four-level quasi-algebraic (the near-nullspace is provided by the discretization kernel)

PRECONDITIONER FOR SPARSE SPD MATRICES 11

1

5·105

1·106

1.7·106

κ

(a) Scalar diﬀusion in the unit cube with the

coeﬃcient κextruded in one dimension.

1·10−2

200

E(GPa)

0.25

0.45

ν

(b) Elongated (10×ratio) three-dimensional beam

with Young’s modulus (E) and Poisson’s ratio (ν)

extruded in one dimension.

Fig. 2.Variations of the material coeﬃcients for problems from Table 4.

Table 3

Algebraic multilevel preconditioner: Outer iterations is the FGMRES iteration count, Inner

iterations is the average GMRES iteration count to solve coarse systems, nis the size of the linear

system, nC,2(resp. nC,3) is the size of the second-level (resp. third-level) operator.

Identiﬁer Outer

iterations

Inner

iterations n nC,2nC,3

s3rmt3m3 4 10 5,357 5,321 2,240

parabolic fem 17 3 525,825 21,736 3,838

preconditioner for the system of linear elasticity using order-two Lagrange ﬁnite

elements. The number of unknowns is 3.06 ·107. The coarse operator from GAMG

grid hierarchy is of dimension nC,2= 14,880. It is redistributed among 256 processes

using the telescope infrastructure [33] and our preconditioner constructs a ﬁnal-level

operator of dimension nC,3= 5,120. Unlike what is traditionally done with smoothed-

aggregation AMG [47], we do not transfer explicitly the near-nullspace from GAMG

coarse level for setting up our

preconditioner. These results are gathered in Table 4. Again, one may notice that

the fast and accurate convergence of the inner solves (third column) does not hinder

the overall convergence (second column). For both the scalar diﬀusion equation ∇ · κ∇

and the system of linear elasticity, highly heterogeneous material coeﬃcients are used,

see Figure 2a and Figure 2b, respectively.

Furthermore, as in subsection 4.1, note that using a simple one-level

preconditioner such as M−1

RAS with a minimal overlap of one for solving coarse systems

from Tables 3 and 4does not yield accurate enough inner solutions, thus preventing

the outer solvers from converging. Coupling GAMG with our preconditioner is a good

assessment of the composability of PETSc solvers [8], for the interested reader, we

provide next in Figure 3 the exact options used to setup such a multilevel solver.

5. Conclusion. We presented in this paper a fully algebraic and locally

constructed multilevel overlapping Schwarz preconditioner that can bound from above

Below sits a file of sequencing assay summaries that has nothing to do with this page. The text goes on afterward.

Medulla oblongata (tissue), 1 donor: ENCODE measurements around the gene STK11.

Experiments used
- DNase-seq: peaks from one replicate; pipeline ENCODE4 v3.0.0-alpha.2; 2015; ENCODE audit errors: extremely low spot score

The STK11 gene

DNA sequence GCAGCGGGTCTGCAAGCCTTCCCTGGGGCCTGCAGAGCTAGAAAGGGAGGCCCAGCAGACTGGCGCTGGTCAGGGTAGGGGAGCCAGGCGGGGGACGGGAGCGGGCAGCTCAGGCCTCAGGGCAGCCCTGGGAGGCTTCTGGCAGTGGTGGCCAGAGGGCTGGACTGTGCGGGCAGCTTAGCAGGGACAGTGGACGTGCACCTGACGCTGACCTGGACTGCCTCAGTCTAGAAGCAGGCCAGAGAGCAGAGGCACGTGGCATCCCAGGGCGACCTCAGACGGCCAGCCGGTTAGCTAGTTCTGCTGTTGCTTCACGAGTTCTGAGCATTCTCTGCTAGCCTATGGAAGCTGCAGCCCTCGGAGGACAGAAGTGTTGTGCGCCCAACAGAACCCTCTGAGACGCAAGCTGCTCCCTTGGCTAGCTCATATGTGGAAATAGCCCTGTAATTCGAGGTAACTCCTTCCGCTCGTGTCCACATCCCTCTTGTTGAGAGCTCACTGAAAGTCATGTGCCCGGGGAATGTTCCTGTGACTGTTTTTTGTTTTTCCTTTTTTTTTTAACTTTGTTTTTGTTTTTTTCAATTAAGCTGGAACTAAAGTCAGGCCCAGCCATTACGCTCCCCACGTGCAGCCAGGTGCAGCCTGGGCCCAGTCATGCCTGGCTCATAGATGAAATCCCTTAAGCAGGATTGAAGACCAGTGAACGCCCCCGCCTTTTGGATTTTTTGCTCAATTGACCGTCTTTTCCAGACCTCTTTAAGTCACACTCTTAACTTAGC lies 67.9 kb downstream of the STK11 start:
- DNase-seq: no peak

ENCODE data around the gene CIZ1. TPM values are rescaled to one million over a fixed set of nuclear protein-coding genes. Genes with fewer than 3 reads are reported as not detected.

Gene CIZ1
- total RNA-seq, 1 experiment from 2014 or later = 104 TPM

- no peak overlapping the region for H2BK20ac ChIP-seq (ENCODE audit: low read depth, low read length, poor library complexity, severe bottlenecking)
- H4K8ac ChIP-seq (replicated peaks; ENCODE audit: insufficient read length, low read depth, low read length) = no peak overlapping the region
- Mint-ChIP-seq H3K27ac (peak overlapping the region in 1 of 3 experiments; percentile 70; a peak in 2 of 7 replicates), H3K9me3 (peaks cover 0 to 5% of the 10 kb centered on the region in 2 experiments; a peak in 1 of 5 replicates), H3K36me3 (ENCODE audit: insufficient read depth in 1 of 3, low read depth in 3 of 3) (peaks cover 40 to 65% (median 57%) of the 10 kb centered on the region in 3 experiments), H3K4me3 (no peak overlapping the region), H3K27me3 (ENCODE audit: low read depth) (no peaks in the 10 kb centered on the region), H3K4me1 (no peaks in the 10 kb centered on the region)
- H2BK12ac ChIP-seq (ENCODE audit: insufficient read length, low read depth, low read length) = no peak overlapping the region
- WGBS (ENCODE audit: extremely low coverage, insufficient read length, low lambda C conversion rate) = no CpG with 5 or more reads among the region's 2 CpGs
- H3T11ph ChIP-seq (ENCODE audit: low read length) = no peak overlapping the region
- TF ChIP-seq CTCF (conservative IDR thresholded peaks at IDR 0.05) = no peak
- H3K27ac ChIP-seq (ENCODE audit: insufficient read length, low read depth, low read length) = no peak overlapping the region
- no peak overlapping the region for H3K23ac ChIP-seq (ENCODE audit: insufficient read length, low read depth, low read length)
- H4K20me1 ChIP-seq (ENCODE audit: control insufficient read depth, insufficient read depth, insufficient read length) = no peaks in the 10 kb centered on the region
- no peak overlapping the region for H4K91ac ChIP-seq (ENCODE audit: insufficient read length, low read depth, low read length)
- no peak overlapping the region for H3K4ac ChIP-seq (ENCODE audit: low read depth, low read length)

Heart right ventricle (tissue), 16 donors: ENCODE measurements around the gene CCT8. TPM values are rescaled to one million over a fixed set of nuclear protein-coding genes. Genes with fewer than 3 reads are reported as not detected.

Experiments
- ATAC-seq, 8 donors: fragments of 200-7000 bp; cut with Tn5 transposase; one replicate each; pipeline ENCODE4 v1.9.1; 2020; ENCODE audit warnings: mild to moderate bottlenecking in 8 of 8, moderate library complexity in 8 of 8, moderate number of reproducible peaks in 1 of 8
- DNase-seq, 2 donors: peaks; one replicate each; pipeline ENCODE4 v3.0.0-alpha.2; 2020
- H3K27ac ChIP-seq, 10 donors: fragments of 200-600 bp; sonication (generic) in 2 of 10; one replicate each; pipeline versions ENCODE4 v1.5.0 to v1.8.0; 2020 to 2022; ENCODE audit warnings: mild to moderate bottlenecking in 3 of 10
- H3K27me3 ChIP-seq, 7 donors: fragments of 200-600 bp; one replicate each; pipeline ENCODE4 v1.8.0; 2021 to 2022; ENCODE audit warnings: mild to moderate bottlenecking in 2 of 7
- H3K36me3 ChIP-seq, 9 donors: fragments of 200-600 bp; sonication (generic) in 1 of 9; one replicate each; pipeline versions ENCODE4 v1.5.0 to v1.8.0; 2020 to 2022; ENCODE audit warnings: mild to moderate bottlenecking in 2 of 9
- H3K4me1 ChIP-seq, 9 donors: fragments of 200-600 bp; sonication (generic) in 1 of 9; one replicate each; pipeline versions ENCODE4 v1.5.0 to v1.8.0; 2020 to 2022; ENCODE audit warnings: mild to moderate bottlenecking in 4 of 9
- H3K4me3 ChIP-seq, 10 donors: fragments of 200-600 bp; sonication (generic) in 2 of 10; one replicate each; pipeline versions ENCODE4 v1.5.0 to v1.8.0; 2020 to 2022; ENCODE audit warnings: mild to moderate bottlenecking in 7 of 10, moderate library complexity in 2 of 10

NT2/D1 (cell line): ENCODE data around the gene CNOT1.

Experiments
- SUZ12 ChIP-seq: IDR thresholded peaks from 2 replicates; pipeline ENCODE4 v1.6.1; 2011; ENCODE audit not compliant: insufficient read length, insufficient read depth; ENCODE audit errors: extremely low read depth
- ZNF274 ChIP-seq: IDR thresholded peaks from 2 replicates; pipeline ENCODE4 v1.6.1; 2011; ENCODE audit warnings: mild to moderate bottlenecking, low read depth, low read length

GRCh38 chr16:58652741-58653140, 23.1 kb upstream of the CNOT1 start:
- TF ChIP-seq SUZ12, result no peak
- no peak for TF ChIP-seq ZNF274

the condition number of the preconditioned matrix given a user-deﬁned number. The

construction of the preconditioner relies on ﬁnding local SPSD splitting matrices of

the matrix A. Computing these splitting matrices involves the computation of the

right singular vectors of the local block row matrix which might be considered costly

on the ﬁne level. However, the locality of computations and the robustness of the

12 H. AL DAAS AND P. JOLIVET

Table 4

Hybrid multilevel preconditioner: Outer iterations is the FGMRES iteration count, Inner

iterations is the average GMRES iteration count to solve coarse systems, nis the size of the

linear system, nC,2is the size of the coarse-level operator assembled by either GenEO (for problem

diﬀusion) or GAMG (for problem elasticity), nC,3is the size of the second-level operator assembled

by our algebraic preconditioner to solve the aforementioned coarse systems.

Identiﬁer Outer

iterations

Inner

iterations n nC,2nC,3

diﬀusion 11 5 4,173,281 60,144 12,040

elasticity 8 11 30,633,603 14,880 5,120

-ksp_type fgmres

-ksp_rtol 1.0e-8

-pc_type gamg

-pc_gamg_threshold 0.01

-pc_gamg_repartition

-pc_mg_levels 4

-prefix_push mg_coarse_

-pc_type telescope

-prefix_push pc_telescope_

-reduction_factor 16

-prefix_pop

-prefix_pop

# continue on the right column

# continued from the left column

-prefix_push mg_coarse_telescope_

-ksp_converged_reason

-ksp_type gmres

-ksp_pc_side right

-ksp_norm_type unpreconditioned

-ksp_rtol 1.0e-4

-pc_type hpddm

-prefix_push pc_hpddm_

-define_subdomains

-levels_1_pc_type asm #M−1

RAS

-levels_1_sub_pc_type cholesky # subdomain solvers

-levels_1_eps_nev 20 # smallest λin (3.3)

-levels_1_st_type mat #

e

Aii

−1from (3.4)

-coarse_pc_type cholesky # coarse solver

-prefix_pop

-prefix_pop

Fig. 3.PETSc command-line options for coupling GAMG and the proposed preconditioner.

preconditioner provide a very powerful and scalable preconditioner that can be used

as a black-box solver especially when other black-box preconditioners fail to achieve

a desired convergence rate. Our implementation is readily available in the PETSc

library. Again, the proposed preconditioner is not meant to replace analytic multilevel

preconditioners such as smoothed-aggregation algebraic multigrid and GenEO. When

these work, they will be more eﬃcient algorithmically. However, employing the

proposed preconditioner to solve the corresponding coarse problems proved to be

eﬀective and eﬃcient. As a future work, we would like to investigate less expensive

constructions of SPSD matrices for speciﬁc classes of SPD matrices that arise from

the discretization of PDEs.

Acknowledgments. This work was granted access to the GENCI-sponsored

HPC resources of TGCC@CEA under allocation A0090607519. The authors would

like to thank J. E. Roman for interesting discussions concerning the solution of (3.3).